James Barton, New Zealand Tree Grower August 2012.
On Friday 13 April four busloads of attendees of the conference visited Verterburn Station, where they were hosted by Robert, Jill and Andrew Reid. Located about 25 km west of Outram in mid-Otago, Verterburn ranges in altitude from 400 to 525 metres above sea level with an evenly distributed rainfall of 900 mm and with regular heavy winter snowfalls.
The total area of Verterburn is 1,390 hectares, mainly sheep and beef breeding and finishing, currently carrying about 7,500 stock units. The effective farming area is 1,360 hectares. This is expected to decrease slightly with further planting of Douglas fir in the next two years.
The property’s southern boundaries include five kilometres of Lake Mahinerangi water frontage. The soils on the property are free draining, which is an advantage during winter. However soil fertility in the unimproved tussock land is low.
Robert and Jill Reid purchased Verterburn from Robert’s father in 1979. At that time it was largely an undeveloped tussock block with approximately 80 hectares in pasture, limited fencing and no buildings. It was carrying approximately 800 ewes, 200 hoggets and 100 cows. Now, after 30 years of farm development the livestock over winter is expected to consist of 3,800 ewes, 1,300 hoggets and 170 rams. Cattle numbers will be 150 cows, 375 heifers and nine bulls.
Forestry and shelter planting
In farm management, stock welfare and snow damage to trees are major considerations. Snow storms from the south-west can create large dumps of snow on gully edges and in the gullies. Pine trees have been shown to be very vulnerable in this environment and are no longer being planted on Verterburn.
The focus is now on planting Douglas fir. Gullies are fenced off and the many wetlands and bogs on the property are not planted. In practice this means that some waterways are no longer available for livestock so dams and ponds have been constructed to ensure a regular supply of water for the stock.
A total of 60 hectares of forest blocks are planted. These are mainly Douglas fir, with just half a hectare in macrocarpa and a small block of mature pines. Shelterbelts have been established on strategic arable paddocks and to link with the Douglas fir woodlots in the gullies.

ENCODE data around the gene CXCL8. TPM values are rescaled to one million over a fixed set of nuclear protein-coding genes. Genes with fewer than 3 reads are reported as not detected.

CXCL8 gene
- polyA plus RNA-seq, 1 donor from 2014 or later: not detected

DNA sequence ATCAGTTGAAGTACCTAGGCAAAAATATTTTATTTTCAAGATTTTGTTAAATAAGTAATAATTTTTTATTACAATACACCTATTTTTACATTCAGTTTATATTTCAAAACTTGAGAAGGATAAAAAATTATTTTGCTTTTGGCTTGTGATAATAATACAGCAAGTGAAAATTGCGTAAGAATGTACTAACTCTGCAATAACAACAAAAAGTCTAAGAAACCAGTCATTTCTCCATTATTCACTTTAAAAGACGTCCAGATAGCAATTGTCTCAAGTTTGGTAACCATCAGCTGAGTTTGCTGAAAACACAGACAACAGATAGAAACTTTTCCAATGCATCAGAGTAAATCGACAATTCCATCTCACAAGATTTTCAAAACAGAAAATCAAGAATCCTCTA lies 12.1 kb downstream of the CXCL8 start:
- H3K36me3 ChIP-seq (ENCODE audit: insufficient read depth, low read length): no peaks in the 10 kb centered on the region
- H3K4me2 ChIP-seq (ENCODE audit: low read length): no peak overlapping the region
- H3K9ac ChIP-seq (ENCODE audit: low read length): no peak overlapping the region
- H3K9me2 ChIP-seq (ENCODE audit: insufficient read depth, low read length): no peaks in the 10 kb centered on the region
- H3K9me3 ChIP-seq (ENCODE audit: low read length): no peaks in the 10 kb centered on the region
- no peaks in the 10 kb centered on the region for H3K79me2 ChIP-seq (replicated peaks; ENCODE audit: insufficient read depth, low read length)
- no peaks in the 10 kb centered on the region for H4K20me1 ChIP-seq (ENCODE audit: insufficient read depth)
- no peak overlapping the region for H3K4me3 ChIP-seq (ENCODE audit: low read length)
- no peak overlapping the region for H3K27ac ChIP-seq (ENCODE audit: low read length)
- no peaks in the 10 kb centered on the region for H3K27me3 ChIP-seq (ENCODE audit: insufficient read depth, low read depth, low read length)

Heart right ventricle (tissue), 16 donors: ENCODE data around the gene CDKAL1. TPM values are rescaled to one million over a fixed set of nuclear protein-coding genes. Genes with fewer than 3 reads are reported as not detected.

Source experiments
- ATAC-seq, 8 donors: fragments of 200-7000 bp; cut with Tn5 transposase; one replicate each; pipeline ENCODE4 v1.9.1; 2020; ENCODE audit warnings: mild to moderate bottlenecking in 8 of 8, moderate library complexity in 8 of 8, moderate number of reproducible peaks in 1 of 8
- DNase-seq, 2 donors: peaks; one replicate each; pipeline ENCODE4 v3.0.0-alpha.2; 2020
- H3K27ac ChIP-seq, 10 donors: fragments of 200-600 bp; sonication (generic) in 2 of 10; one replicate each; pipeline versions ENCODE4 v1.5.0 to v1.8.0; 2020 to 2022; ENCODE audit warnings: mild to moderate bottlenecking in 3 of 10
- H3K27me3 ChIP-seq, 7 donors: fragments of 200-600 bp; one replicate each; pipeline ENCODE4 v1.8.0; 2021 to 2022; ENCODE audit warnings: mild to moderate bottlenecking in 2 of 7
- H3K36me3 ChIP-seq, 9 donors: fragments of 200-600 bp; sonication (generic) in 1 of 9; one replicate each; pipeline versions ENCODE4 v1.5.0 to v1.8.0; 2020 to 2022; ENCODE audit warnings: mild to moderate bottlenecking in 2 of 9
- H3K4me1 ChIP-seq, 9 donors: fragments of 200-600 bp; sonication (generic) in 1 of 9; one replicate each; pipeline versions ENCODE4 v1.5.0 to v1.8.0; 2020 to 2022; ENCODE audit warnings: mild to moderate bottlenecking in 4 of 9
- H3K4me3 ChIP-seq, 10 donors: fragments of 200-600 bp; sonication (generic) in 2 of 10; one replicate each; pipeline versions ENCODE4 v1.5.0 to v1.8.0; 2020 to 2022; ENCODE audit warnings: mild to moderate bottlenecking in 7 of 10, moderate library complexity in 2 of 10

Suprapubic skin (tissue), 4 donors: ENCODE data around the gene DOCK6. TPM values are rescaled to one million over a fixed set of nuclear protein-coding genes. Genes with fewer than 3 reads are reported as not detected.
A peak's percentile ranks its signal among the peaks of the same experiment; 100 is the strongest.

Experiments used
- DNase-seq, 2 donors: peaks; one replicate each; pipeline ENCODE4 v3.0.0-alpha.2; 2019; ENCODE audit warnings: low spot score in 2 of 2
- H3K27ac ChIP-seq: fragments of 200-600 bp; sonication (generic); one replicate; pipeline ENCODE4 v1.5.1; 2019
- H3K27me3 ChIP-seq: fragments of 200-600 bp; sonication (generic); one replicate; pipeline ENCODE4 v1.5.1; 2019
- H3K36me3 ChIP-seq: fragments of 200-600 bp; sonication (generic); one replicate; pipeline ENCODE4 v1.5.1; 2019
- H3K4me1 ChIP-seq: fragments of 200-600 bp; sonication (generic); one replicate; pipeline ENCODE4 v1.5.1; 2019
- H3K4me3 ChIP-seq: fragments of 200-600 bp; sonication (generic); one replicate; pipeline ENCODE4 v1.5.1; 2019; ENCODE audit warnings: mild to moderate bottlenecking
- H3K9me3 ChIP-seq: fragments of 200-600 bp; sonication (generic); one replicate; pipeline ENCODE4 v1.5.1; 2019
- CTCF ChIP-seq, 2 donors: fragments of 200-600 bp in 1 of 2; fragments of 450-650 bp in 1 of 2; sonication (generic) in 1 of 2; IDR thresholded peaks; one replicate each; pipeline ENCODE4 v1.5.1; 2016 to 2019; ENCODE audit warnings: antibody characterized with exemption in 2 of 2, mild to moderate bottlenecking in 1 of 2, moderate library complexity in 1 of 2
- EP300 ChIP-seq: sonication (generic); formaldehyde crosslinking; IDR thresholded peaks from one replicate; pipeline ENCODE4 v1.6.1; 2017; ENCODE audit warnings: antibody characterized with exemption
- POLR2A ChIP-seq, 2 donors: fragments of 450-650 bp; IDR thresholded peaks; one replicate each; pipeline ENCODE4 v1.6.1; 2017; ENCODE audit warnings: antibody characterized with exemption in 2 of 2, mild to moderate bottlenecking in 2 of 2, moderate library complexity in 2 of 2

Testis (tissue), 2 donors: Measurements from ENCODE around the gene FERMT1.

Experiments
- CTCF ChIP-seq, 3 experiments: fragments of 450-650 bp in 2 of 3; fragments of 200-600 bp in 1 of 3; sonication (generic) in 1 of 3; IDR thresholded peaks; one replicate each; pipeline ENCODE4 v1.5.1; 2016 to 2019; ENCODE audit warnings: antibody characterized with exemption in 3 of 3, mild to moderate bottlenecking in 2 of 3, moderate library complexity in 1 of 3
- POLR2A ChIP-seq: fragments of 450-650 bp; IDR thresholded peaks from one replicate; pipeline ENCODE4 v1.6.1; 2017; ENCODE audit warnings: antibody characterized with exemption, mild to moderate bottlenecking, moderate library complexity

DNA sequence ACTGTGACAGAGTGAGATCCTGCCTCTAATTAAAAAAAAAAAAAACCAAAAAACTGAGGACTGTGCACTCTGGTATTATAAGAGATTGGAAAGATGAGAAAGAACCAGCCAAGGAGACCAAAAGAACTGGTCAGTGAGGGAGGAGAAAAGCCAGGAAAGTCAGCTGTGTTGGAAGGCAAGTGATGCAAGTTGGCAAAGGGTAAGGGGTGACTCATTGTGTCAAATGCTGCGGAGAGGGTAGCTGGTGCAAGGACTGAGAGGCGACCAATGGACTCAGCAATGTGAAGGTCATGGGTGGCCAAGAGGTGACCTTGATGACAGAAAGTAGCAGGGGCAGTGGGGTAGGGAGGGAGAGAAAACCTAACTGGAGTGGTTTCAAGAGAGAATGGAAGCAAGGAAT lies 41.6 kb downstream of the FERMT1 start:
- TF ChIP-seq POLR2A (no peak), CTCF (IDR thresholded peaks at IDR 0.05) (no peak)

For the 2012 planting season it is expected that 40 hectares of Douglas fir will be planted at 1,400 trees a hectare, with these plantings being undertaken under the Afforestation Grants Scheme. In 2013 it is planned for another 13 hectares to be planted in Douglas fir. This will bring the total forest estate up to 113 hectares or eight per cent of the farm’s area. Consideration was also being given to including the main forest blocks within the ETS programme.
Shelterbelt establishment continues on an annual basis. Many species have been tried with varying success. Those tried included Leyland cypress, macrocarpa, eucalypts, oak and larch. Redwoods in a single row are showing promise on the arable exposed areas. In discussion, Robert Reid indicated that his main reason for planting trees was for stock shelter, not for their timber value.
In the farm development programme, now in the hands of son Andrew, there has been a conscious effort to ensure that there was little effect on water quality. A total of 40 dams have been established with crossings provided to discourage stock from walking in the creeks. Fertiliser is applied in February to ensure maximum uptake from the autumn rains and to minimise damage to the ground by the trucks. To reduce run-off on the Lake Mahinerangi boundary, large undeveloped areas are left by the waterway when ploughing the paddocks.
The Reid’s farm is one of the South Island farms in the Agriculture Research Group on Sustainability programme. The farm has been involved for seven years in studies on soil fertility, earthworm status and water quality, especially where bogs, wetlands and tussocks exist. Studies and projects on the farm have also been undertaken on bird-life, environmental indicators and monitoring.
Douglas fir options
Mark Dean, Southern Regional Planner for Ernslaw One, led a thoughtful and lively discussion on Douglas fir. The data for the stand we were viewing included –
- Altitude 500 metres
- Planted in 1991at 1,667 stems per hectare
- Current stocking 1,500 stems per hectare
- Site index 30.4 metres
- Estimated mean annual increment of 25.5 cubic metres a hectare at age 40 if thinned to 500 stems a hectare.
Using the Douglas fir calculator and a clearfell age of 50 years, Mark illustrated effects on stocking levels, volume and stumpage. He discussed how best to control branch size, taper and economic return when the market changes. He concluded with the need for Douglas fir growers to retain flexibility to respond to changing signals, such as carbon prices and cash flow needs throughout the rotation.
Henrik Moller and being heroes
During the lunch break we enjoyed the distant view and surroundings in front of the homestead. Professor Henrik Moller, from the Centre for Sustainability: Agriculture, Food, Energy, Environment at the University of Otago gave an excellent and thoughtful address on the sustainability programme and what it is required to achieve.
He specifically told everyone that farm foresters are ‘my heroes’. He elaborated by saying that if farmers could get more trees back in the right places in the landscape, then they could give the country an enormous gift in the long run. One priority for the country’s production landscapes was to get more woody vegetation out there. We need to find more people like Henrik Moller.